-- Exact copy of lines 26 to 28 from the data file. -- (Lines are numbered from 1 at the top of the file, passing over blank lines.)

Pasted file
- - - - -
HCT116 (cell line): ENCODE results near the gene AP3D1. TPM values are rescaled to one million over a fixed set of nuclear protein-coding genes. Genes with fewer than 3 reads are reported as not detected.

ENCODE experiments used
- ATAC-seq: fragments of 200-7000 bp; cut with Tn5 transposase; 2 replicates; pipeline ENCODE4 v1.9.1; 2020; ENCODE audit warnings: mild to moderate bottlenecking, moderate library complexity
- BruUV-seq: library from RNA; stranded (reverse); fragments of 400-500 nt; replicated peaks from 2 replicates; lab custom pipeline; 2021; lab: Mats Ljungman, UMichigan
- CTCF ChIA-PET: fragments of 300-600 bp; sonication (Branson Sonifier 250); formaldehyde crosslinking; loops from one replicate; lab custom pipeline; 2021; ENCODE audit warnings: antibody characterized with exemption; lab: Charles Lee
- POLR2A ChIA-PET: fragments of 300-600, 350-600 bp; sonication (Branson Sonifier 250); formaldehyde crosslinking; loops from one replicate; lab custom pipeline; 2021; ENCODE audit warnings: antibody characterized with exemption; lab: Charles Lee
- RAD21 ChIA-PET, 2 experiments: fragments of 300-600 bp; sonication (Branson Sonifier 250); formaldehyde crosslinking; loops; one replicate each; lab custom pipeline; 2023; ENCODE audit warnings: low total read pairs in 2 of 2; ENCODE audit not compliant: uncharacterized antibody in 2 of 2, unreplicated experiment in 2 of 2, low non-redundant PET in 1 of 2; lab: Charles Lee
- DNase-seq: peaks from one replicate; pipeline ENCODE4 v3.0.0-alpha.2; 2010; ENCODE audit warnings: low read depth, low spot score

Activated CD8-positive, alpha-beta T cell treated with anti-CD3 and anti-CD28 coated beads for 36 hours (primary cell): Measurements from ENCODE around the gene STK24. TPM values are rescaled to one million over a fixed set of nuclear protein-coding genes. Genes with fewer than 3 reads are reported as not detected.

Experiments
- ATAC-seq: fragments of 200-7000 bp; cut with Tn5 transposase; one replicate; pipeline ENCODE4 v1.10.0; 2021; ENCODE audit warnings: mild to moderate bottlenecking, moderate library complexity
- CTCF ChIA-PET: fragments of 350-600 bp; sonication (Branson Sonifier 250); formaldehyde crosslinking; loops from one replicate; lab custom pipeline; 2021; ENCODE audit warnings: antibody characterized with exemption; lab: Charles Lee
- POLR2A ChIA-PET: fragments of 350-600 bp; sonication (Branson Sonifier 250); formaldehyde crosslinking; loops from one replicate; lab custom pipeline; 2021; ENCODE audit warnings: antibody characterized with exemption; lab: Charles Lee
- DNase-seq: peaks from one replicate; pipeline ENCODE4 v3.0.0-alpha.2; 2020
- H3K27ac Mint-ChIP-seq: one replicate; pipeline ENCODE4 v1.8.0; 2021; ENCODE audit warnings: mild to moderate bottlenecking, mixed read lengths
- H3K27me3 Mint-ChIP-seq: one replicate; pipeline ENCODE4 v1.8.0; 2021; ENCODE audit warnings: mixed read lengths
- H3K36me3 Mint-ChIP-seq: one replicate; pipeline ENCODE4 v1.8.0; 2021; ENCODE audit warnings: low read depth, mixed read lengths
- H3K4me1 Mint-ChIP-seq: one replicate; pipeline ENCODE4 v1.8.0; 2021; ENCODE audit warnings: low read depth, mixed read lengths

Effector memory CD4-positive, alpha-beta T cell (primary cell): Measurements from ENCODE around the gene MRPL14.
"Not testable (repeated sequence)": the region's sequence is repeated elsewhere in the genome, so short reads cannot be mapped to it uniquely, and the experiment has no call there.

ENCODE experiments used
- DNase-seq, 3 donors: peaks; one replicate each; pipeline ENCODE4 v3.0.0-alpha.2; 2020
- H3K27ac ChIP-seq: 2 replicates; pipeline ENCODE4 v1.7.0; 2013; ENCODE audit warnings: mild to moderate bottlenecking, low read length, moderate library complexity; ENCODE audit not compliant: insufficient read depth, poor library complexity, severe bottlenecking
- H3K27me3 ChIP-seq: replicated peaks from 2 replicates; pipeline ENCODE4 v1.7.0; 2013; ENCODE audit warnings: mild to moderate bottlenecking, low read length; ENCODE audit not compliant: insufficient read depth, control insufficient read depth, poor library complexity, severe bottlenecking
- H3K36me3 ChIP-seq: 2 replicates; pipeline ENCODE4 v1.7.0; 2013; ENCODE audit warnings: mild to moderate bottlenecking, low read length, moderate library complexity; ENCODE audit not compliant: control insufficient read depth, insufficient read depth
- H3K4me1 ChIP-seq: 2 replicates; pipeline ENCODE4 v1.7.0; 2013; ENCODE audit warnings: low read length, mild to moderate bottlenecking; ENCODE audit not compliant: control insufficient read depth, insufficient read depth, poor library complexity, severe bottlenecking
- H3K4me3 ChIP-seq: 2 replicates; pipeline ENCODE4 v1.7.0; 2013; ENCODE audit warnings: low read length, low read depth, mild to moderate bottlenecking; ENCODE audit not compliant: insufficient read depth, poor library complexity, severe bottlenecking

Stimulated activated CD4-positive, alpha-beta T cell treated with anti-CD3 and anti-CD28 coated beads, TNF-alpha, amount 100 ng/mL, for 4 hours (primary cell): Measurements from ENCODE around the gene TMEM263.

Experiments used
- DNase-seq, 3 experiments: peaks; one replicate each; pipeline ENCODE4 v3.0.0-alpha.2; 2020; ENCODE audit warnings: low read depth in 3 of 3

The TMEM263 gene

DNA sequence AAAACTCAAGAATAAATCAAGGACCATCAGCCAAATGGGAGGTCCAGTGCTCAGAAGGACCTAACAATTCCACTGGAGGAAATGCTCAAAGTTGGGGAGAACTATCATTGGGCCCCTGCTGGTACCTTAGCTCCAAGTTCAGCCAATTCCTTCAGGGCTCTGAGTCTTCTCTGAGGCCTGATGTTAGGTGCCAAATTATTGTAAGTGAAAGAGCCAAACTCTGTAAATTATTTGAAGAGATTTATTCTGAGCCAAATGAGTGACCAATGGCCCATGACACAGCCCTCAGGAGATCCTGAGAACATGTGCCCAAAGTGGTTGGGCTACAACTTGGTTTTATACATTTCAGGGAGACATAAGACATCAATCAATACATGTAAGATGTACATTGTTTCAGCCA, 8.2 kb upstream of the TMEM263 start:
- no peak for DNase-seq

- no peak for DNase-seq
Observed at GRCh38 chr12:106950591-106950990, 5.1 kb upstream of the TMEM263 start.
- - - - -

- H3K4me1 ChIP-seq: 2 replicates; pipeline ENCODE4 v1.7.0; 2013; ENCODE audit warnings: low read length, mild to moderate bottlenecking; ENCODE audit not compliant: control insufficient read depth, insufficient read depth, poor library complexity, severe bottlenecking
- H3K4me3 ChIP-seq: 2 replicates; pipeline ENCODE4 v1.7.0; 2013; ENCODE audit warnings: low read length, low read depth, mild to moderate bottlenecking; ENCODE audit not compliant: insufficient read depth, poor library complexity, severe bottlenecking

Stimulated activated CD4-positive, alpha-beta T cell treated with anti-CD3 and anti-CD28 coated beads, TNF-alpha, amount 100 ng/mL, for 4 hours (primary cell): Measurements from ENCODE around the gene TMEM263.